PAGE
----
Independent : The Flip Side Of Blatant Commercialism During Armory Week
Ben Austin's NY Armory Week Diary - Day 4
What can one day about the Independent Fair down in the art heartland of Chelsea? Open planned and booth free, invited exhibitors rather than applications. This is a high-minded art fair with conceptual work abound. There is no frenzy of activity, no entrance charge and no concession stands selling overpriced coffee. The atmosphere much like the art is refined and minimal. A purist fair for the intellectual art world insider, this I’m sure can be unsettling for a novice and I was left at times scratching my head, saying to myself, ‘I don’t get this’ or ‘I need the subtext or even the context’.
I started though with the most accessible image of a Buddhist monk juxtaposed with a US Marine was particularly arresting and was on at $15K (edition 5 see top photo). Near to this space was McCaffrey Fine Art, who had an excellent installation by Meschac Gaba, which consisted of cheap found clocks onto the faces the artist had placed pictures of African dictators. A common object, found in every home, now contains an image someone to be feared and reviled. The artist had also made ‘portrait’ head pieces, made by traditional African weaving, thus Karl Marx is portrayed by a knitted hammer and sickle. This must be a crafted reference to the horrific impact of Communism upon the African continent.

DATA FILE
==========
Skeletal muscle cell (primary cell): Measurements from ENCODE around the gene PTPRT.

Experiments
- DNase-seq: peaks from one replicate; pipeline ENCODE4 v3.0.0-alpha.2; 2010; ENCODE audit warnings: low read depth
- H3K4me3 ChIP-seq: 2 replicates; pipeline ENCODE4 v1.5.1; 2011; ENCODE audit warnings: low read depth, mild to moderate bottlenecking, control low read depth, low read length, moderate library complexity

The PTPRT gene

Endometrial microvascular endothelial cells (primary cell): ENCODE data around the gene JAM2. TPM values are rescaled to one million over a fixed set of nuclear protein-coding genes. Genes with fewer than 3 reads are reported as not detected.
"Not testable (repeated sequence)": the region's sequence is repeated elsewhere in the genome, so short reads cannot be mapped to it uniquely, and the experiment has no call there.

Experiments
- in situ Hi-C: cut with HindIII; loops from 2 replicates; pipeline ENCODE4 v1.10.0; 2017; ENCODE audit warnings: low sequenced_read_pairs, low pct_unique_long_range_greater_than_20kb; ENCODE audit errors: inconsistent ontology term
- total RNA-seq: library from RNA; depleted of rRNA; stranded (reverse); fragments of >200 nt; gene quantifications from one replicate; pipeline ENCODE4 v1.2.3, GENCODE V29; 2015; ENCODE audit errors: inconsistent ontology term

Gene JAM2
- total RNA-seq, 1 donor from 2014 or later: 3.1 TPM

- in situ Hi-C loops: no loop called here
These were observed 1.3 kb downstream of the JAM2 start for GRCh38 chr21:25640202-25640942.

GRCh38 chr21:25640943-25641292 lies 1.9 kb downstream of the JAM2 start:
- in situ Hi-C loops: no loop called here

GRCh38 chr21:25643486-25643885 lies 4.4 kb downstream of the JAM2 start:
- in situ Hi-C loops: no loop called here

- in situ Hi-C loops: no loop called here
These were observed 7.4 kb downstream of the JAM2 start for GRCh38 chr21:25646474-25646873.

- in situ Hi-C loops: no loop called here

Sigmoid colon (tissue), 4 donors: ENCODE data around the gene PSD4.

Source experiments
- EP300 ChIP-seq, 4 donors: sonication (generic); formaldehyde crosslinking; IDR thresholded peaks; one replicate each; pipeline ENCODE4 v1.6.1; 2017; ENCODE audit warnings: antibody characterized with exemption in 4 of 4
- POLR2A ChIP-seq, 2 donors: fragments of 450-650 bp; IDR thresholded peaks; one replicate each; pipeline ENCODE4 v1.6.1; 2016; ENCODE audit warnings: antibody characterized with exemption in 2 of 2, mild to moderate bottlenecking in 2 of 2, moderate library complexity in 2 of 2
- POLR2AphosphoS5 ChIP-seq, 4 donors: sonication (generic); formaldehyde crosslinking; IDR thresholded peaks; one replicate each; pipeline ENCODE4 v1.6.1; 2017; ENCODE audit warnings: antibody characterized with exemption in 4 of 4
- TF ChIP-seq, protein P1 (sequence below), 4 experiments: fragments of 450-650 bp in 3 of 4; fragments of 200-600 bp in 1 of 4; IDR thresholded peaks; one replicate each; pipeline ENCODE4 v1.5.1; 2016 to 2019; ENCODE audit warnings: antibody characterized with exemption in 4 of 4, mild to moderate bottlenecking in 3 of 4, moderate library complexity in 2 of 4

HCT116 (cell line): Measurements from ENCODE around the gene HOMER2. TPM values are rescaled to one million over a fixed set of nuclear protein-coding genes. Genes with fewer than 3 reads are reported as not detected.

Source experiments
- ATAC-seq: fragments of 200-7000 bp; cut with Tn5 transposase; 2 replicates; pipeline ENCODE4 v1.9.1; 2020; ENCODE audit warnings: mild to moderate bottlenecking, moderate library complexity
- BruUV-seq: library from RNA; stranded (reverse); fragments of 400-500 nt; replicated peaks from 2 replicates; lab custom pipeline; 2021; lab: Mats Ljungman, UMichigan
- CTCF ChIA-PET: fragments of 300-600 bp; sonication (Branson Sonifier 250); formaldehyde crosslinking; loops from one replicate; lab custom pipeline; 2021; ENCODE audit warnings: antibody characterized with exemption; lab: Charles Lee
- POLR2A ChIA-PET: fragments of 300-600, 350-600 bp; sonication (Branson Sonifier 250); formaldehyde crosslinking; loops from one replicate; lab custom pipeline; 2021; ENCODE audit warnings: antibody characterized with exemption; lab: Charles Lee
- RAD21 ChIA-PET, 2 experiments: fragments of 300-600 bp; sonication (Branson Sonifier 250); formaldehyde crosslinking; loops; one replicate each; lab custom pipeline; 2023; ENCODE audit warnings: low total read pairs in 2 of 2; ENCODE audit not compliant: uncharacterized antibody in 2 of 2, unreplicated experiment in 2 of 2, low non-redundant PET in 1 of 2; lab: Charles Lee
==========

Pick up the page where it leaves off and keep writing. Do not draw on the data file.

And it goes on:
Moving on to the wonderful Maureen Paley, she kindly gave me her time and quite relishes the moniker of be a ‘blue chip independent’. Maureen was there when the yBa’s were just starting out, an astute art world insider, who has tales to tell. Her area (as stated there are no traditional booths here) was of the highest quality, works on paper by David Salle (sold at $9K), a Tilmans photograph on at $16K (edition of 3), a small sculpture by Rebecca Warren and superb painting by Thomas Eggerer sold at $60K.
Elsewhere, Herald St had a series of sculptures of Nicole Wermers, consisting of plates and cooking equipment, common objects carefully stacked and arranged. International Art Objects were showing some surprising, good paintings by Billy Childish and over at Jack Hanley I was taken by the metallic work of Jeff Williams. Overall the Independent Fair is a smart and discerning alternative to the hype and heavy priced work to be found at the Piers. It does leave one at times puzzled and even confused but being challenged when it comes to contemporary art is no bad thing.
As I mentioned in my last piece, I went to see David Zwirner new space and the Boetti collection at Gladstone, so here is an image taken there. I also want to mention that I had a private tour of Sean Kelly’s amazing new space up on 36th St and 10 Ave. They have a two-person show on, featuring the incredible optical/smoke projections by Anthony McGall and gorgeous black and white paintings by James White. Also I have to mention the multi-screen video work by the Icelandic artist Ragnar Kjartansson showing at Luhring Augustine, a musical communal piece which was poetic and totally enthralling.
Today is the last day of the fairs, so for some light relief I may pop by Scope, but really want to visit the Matisse exhibition at the Met.